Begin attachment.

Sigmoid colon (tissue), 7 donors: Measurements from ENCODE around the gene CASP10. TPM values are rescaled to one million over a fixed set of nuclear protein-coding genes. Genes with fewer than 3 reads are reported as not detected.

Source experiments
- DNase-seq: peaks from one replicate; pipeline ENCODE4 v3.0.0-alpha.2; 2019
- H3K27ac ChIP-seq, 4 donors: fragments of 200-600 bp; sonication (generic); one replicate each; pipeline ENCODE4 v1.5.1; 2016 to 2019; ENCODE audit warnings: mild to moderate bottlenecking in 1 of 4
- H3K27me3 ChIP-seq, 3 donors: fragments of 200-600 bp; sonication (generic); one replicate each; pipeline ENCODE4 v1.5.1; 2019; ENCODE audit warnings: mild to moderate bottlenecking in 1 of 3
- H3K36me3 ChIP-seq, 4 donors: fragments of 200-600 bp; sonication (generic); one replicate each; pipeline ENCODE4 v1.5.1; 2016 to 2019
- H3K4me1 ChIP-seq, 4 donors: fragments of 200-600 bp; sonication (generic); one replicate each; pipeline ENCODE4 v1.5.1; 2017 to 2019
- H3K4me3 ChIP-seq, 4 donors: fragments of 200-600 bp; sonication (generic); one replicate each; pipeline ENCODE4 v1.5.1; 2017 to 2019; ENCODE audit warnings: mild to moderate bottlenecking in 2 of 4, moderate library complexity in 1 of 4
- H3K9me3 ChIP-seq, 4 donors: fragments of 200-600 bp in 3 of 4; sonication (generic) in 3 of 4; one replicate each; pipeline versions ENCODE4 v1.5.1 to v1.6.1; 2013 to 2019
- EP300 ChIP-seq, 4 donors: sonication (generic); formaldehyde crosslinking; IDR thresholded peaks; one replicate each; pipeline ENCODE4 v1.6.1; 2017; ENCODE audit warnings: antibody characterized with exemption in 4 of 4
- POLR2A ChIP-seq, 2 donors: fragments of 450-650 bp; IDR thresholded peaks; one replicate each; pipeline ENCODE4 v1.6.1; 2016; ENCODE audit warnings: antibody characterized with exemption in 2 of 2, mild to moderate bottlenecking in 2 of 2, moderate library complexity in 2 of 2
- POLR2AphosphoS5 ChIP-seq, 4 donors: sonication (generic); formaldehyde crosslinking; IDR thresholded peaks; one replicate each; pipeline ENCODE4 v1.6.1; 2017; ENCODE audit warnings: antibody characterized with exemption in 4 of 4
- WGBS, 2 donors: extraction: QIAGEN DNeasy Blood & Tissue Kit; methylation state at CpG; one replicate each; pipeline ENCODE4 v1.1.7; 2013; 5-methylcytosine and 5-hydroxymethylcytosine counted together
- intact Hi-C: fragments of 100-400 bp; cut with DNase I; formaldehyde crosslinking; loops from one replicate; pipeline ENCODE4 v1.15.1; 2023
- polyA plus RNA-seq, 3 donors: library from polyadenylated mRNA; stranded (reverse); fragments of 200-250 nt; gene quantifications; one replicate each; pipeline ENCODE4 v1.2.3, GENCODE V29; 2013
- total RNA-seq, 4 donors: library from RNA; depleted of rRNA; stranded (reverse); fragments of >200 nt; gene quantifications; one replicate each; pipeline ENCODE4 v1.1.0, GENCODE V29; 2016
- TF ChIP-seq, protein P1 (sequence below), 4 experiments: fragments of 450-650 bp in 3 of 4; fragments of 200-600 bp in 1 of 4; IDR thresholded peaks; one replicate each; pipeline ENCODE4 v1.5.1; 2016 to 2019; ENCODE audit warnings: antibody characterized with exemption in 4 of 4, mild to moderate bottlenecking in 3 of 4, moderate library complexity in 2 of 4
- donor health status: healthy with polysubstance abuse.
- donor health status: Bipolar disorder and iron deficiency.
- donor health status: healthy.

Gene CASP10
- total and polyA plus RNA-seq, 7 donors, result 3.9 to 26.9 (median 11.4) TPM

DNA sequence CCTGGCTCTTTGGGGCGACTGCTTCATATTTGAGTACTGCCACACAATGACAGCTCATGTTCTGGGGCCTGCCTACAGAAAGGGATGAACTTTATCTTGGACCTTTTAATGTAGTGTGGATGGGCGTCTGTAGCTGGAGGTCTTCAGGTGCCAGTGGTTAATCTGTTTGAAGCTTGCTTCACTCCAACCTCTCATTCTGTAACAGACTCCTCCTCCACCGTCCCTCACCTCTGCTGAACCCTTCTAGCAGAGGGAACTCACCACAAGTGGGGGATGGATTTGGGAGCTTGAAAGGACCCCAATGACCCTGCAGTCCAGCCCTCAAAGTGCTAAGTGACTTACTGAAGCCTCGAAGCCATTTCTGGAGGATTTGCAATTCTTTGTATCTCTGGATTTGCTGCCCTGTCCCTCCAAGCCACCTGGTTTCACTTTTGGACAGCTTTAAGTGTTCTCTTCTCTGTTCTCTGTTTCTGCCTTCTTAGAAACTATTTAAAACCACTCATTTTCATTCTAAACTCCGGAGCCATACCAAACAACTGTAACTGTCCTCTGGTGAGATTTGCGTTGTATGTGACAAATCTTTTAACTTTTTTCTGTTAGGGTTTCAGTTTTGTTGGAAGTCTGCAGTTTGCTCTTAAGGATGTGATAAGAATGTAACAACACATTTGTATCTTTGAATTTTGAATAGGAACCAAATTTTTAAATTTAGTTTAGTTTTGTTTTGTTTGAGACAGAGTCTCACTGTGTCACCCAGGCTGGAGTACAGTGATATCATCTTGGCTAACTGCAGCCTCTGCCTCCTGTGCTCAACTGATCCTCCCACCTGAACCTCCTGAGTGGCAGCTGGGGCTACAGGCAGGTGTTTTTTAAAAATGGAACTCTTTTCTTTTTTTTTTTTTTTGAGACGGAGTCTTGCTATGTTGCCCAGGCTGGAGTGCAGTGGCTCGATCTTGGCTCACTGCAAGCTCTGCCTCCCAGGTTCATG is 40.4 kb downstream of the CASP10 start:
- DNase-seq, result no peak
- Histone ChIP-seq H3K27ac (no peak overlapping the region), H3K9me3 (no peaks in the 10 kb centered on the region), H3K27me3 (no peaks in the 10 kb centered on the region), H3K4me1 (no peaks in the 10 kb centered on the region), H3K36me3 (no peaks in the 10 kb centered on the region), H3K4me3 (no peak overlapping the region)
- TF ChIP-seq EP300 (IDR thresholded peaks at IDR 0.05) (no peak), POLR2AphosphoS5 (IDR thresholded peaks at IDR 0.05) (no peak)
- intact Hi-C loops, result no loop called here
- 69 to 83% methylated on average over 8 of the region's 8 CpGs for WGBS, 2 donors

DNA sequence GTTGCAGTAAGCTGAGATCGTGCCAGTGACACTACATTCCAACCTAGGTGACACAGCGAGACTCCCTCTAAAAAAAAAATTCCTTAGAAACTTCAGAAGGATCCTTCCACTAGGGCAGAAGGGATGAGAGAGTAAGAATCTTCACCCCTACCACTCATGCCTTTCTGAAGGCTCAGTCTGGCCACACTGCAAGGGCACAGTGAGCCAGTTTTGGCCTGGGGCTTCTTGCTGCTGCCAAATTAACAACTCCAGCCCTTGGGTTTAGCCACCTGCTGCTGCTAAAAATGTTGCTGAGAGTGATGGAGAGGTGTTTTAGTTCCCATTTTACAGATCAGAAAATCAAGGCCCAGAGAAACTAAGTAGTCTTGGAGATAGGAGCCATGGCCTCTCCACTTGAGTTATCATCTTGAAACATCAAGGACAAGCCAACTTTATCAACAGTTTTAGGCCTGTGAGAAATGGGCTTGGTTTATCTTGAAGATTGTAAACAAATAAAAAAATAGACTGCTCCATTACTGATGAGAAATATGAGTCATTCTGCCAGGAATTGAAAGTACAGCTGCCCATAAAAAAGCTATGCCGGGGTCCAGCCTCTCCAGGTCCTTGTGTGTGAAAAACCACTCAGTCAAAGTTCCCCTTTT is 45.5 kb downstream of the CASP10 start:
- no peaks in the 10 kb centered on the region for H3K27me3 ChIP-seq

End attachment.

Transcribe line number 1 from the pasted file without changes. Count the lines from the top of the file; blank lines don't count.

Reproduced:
Sigmoid colon (tissue), 7 donors: Measurements from ENCODE around the gene CASP10. TPM values are rescaled to one million over a fixed set of nuclear protein-coding genes. Genes with fewer than 3 reads are reported as not detected.